Vito Scaletta (Rick Pasqualone) looks through a photo album as he begins to recount his life story. Born in Sicily in 1925 to an extremely poor family, he and his family emigrate to the fictional city of Empire Bay in America a few years later, but they are no better off there than they were in Sicily.
While in school, Vito gets involved with a local delinquent named Joe Barbaro (Robert Costanzo), who eventually becomes his best friend. Vito is arrested during a botched robbery and given a choice: go to jail or join the Army.
He chooses the latter and is sent to Sicily during World War II, where he serves as a paratrooper in Operation Husky for a further year and a half before being wounded and sent home on leave.
Almost immediately after he returns to Empire Bay, Vito manages to get a hold of counterfeit discharge papers, courtesy of Joe’s mob connections. He also learnt that his late father left his mother and sister in massive debt.
Hoping to make money, Vito turns to Joe, who introduces him to Henry Tomasino (Sonny Marinelli), a made man of the Mafia, working for mob boss Alberto Clemente (Nolan North). Working under Henry, Vito is introduced to a real life of crime and eventually succeeds in paying his father’s debt.
However, Vito is later arrested for illegally distributing ration stamps and sentenced to ten years in prison, where he falls in with a crowd led by Leo Galante (Frank Ashmore), consigliere for another mob boss, Frank Vinci (Larry Kenney).
Meanwhile, Vito’s mother dies sometime during his sister’s visit and all of his leftover money that he meant to give to his sister for her wedding is used for their mother’s funeral instead. Vito is released in April 1951, having gotten nearly four years off his sentence, courtesy of Galante’s connections.
Meeting up with Joe, who now works for the last of Empire Bay′s three mob bosses, Carlo Falcone (André Sogliuzzo), Vito starts doing odd jobs for Falcone, eventually becoming a made man in the Falcone crime family and buying a suburban house.
Vito and Joe′s biggest job comes when they are sent to assassinate Clemente, who ordered the kidnapping of a Falcone′s accountant and influenced Vinci to turn on him as he is going against the commission‘s tradition of opposing drugs.
The assassination doesn’t quite go as planned: Joe’s childhood friend and wannabe gangster Marty Santorelli (Jason Spisak), the getaway driver for the job, is killed by Clemente who, after a lengthy car chase, is killed after being shot multiple times by a grieving Joe.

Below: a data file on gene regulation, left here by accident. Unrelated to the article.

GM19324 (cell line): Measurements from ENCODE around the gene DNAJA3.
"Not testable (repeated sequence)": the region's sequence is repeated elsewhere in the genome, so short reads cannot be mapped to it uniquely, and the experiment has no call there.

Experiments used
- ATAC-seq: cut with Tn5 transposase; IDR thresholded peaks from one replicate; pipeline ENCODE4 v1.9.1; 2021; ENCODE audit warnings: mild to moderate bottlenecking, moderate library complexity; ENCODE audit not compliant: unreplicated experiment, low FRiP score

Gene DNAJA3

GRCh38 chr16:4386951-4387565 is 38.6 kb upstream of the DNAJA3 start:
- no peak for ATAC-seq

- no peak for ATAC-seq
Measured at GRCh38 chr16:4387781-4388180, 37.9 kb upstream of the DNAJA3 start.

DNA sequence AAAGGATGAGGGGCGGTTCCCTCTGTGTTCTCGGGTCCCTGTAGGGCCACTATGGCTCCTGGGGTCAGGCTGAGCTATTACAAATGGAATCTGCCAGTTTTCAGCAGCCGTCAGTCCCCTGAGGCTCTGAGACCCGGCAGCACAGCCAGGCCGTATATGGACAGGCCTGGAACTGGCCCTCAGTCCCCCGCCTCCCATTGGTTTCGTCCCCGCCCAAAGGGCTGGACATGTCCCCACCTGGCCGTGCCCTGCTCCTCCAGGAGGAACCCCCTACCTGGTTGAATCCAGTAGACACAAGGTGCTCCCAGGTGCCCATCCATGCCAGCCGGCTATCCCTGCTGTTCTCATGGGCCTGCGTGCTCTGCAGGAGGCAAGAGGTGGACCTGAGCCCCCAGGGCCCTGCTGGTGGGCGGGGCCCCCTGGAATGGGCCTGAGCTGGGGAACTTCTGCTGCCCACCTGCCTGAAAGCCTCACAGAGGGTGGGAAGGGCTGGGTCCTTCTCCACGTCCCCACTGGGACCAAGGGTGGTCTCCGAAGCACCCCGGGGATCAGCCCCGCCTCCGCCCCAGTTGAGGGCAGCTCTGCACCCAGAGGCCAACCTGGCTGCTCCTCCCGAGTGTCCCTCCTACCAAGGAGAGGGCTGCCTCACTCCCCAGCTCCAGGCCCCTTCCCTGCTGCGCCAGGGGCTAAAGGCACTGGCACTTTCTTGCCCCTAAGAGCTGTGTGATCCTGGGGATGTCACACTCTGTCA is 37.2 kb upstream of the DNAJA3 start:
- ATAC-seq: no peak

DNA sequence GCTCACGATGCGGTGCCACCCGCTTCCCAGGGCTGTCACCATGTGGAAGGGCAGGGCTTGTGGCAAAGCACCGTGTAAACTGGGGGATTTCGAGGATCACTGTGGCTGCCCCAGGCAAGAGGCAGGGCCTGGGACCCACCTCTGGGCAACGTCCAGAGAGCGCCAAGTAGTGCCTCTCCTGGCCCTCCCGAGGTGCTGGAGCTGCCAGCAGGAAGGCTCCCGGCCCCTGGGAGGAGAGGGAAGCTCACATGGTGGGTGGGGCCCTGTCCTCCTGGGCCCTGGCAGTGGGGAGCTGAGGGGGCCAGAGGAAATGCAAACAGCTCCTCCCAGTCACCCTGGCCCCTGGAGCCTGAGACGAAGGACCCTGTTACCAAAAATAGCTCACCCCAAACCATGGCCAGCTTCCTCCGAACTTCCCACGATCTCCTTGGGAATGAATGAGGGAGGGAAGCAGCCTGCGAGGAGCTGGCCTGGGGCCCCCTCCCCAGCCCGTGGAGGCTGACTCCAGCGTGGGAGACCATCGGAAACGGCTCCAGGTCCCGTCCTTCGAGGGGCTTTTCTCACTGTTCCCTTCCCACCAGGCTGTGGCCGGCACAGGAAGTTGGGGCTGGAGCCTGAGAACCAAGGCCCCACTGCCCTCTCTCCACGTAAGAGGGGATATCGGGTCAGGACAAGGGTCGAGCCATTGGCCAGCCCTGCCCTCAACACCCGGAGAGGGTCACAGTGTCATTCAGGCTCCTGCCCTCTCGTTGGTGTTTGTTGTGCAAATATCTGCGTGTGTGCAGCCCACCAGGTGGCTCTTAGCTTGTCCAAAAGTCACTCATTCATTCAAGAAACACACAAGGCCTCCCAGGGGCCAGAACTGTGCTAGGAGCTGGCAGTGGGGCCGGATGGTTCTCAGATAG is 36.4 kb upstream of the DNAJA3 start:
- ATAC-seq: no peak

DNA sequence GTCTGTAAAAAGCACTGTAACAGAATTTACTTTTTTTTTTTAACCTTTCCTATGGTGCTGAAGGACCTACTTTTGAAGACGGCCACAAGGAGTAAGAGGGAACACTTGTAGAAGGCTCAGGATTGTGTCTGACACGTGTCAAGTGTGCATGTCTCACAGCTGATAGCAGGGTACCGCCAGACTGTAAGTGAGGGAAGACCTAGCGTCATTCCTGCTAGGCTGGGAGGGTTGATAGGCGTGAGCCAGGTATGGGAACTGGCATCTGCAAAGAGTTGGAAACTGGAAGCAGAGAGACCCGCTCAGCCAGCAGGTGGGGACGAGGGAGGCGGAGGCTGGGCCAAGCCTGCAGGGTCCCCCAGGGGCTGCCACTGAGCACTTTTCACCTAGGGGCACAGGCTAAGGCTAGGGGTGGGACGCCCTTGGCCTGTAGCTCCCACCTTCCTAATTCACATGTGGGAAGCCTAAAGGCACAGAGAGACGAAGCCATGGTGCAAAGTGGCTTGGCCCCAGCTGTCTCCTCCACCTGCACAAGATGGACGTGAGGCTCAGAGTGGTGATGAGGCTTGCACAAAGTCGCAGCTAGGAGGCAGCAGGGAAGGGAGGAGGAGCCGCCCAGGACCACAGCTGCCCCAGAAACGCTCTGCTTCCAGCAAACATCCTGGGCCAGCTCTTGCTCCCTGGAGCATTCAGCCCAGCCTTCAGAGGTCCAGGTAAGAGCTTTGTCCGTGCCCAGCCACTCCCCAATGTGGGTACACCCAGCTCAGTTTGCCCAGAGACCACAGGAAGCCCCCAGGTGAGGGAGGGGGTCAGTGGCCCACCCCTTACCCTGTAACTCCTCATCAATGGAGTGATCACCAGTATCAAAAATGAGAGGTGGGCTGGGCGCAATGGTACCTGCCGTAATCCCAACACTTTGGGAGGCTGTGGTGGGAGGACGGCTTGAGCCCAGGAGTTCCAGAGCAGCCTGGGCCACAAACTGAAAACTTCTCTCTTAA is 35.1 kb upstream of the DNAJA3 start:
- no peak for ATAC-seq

Soon after, Vito is approached by Henry, who now wants to work for Falcone due to Clemente’s downfall. At Falcone’s behest, Henry is sent to murder Galante, but Vito saves his old friend by convincing Henry to let Galante simply “disappear”. After taking Galante to the train station so he can lay low by leaving Empire Bay, Vito returns home, only to find his sister on his front porch crying about the abuse her husband gives her.
Vito brutally beats him up, threatening to kill him if he doesn’t care for her. Horrified by Vito’s actions, she disowns her brother, severing all ties with him. The following night, an Irish mob, who had feuded with Galante in prison, burns Vito’s house to the ground in belated retaliation for one of their high-ranking members
Vito killed in prison. Penniless, Vito settles on living in Marty’s old apartment for the time being. To help Vito get out of debt, Henry gets him and Joe involved in the drug trade, revealing that Falcone is also involved, but will want a large cut of the profits if he discovers their racket.
Although the trio is successful, the Triads discover that Henry is a federal informant and savagely kill him in the middle of a park in broad daylight. Unaware of Henry’s federal ties, Vito and Joe seek vengeance by shooting up a Chinatown restaurant, killing the man who sold them the heroin in the first place.
Vito and Joe realize they are in serious trouble: with Henry dead and being ousted as an informant, they are soon scrutinized by Falcone for vouching for a “rat”; the gunfight in Chinatown agitated the Triads, who are now preparing for war; with Falcone having taken his cut and the Triads stealing whatever money left from Henry, Vito and Joe must also find a way to repay the $55,000 loan they took from the Jewish loan shark, Bruno Levine.
They manage to re-earn enough money: first, they murder former mobster Tommy Angelo, who turned pentito on his boss Ennio Salieri; Vito learns his father was drowned at the docks on orders of his union boss Derek Pappalardo, Vinci′s caporegime, whom Vito′s mother urged her son to work with earlier in the story. Vito kills Derek and his men, then takes Derek’s retirement money.
Vito daringly surrenders himself to Vinci in hopes that he will be able to find Joe. He does, and together they escape, shooting up the construction site they were being held at. While paying Bruno his money back, Vito discovers Bruno is the very same loan shark who had loaned his deceased father so much money.
The incident in Chinatown has caused great tension between Falcone and Vinci, as each believes the other is responsible, with the incidents at the docks and the construction site furthering problems between the two families. Galante returns to Empire Bay, negotiating a deal with Vinci and the Triads that they spare Vito’s life if he kills Falcone.
Conversely, Falcone offers Joe the position of caporegime if he kills Vito, but Joe betrays Falcone, not wanting to kill his lifelong friend. They succeed in killing Falcone and are picked up by Vinci’s men to celebrate.
But when Joe′s escort makes an unexpected turn, Vito is informed by Galante that the deal didn’t cover Joe. Helpless, Vito watches sadly as Joe is driven away to whatever fate awaits him in exchange for their actions and the game concludes with a panoramic view of Empire Bay.